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http://dx.doi.org/10.1093/icvts/ivy084DOI Listing
September 2018

Comparison of Clinical Characteristics, Complications, and Outcomes in Recipients Having Heart Transplants <65 Years of Age Versus ≥65 Years of Age.

Am J Cardiol 2017 Dec 15;120(12):2207-2212. Epub 2017 Sep 15.

Annette C. and Harold C. Simmons Transplant Institute, Baylor Scott & White Research Institute, Dallas, Texas; Department of Cardiac and Thoracic Surgery, Baylor University Medical Center, Dallas, Texas. Electronic address:

Advanced recipient age remains a limiting factor for heart transplant candidacy, with many centers reluctant to transplant older patients. Here, we report our experience with recipients aged ≥65 years compared with younger recipients in terms of baseline characteristics, intraoperative and immediate postoperative experiences, and post-transplant morbidity and survival. The main study outcome was primary graft dysfunction (PGD), which has not been widely studied in this population. Donor and recipient data from 255 heart transplantations performed between 2012 and 2016 were reviewed. Seventy (27%) recipients were ≥65 years and 185 were younger. The older group had a higher frequency of ischemic cardiomyopathy and more frequently had a previous sternotomy than the younger recipients (all p <0.007). We found no significant differences in post-transplant morbidity (intensive care unit and hospital stay, pneumonia, infections, reoperation for bleeding, stroke, renal failure, or in-hospital mortality; all p >0.12). One-year survival was also similar in the 2 groups (p = 0.88). The incidence of moderate or severe PGD was lower in the older group (6%) than in the younger group (16%; p = 0.037). Multivariate logistic regression found pretransplant creatinine and donor undersizing by predicted heart mass to be predictors of moderate to severe PGD, whereas recipient age ≥65 years was identified as protective against PGD in this cohort. In conclusion, our study showed comparable survival and outcomes in recipients ≥65 years of age with otherwise similar nutritional status and body mass composition.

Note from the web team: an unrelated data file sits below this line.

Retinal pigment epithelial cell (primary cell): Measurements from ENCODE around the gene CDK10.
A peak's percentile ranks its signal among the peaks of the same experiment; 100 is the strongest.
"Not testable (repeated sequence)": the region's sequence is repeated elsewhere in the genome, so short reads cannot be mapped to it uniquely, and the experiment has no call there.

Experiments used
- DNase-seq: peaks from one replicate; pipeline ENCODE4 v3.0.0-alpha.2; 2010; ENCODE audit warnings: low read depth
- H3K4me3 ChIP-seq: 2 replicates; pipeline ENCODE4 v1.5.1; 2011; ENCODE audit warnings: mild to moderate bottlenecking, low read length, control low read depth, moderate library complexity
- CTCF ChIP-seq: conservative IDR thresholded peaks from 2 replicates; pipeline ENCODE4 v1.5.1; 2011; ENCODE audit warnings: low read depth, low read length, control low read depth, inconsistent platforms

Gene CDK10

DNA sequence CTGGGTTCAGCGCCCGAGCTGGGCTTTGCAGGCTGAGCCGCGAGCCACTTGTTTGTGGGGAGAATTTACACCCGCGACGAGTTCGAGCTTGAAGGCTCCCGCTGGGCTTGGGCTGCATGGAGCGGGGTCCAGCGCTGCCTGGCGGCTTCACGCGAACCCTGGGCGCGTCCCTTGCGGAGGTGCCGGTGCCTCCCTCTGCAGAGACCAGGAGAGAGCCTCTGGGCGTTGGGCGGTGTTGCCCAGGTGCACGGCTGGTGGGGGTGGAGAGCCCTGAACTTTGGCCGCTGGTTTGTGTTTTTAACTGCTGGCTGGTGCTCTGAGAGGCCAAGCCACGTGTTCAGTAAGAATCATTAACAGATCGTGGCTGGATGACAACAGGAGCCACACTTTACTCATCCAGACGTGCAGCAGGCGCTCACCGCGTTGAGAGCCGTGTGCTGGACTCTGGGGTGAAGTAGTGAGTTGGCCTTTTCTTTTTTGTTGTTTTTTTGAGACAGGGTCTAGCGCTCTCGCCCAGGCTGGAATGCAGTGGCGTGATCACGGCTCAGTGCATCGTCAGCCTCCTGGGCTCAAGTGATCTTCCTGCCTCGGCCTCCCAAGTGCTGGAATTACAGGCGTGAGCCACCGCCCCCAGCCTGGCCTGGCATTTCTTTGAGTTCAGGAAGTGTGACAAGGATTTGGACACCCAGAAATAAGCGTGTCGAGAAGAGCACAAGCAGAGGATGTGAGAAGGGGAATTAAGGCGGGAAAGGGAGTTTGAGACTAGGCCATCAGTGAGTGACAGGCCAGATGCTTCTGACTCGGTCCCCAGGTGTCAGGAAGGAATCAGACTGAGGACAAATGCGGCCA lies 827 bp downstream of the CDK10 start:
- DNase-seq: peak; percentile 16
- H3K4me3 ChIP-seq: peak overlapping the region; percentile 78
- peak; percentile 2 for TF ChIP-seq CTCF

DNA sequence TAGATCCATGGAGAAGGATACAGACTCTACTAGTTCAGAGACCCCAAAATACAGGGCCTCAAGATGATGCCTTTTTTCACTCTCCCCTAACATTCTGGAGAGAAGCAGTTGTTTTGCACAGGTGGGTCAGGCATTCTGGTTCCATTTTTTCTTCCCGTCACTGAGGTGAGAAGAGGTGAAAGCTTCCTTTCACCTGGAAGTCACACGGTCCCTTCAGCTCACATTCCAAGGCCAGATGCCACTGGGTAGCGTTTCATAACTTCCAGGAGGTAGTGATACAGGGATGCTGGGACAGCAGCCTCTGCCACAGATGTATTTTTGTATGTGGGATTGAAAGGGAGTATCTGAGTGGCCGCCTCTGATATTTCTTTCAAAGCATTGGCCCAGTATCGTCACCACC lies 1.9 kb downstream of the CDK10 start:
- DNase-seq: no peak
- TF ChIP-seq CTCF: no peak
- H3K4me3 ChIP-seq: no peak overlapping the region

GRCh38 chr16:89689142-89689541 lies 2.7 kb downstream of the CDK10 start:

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http://dx.doi.org/10.1016/j.amjcard.2017.08.043DOI Listing
December 2017

Utilization of high donor sequence number grafts in cardiac transplantation.

Clin Transplant 2018 01 4;32(1). Epub 2017 Dec 4.

Department of Cardiac and Thoracic Surgery, Baylor University Medical Center, Dallas, TX, USA.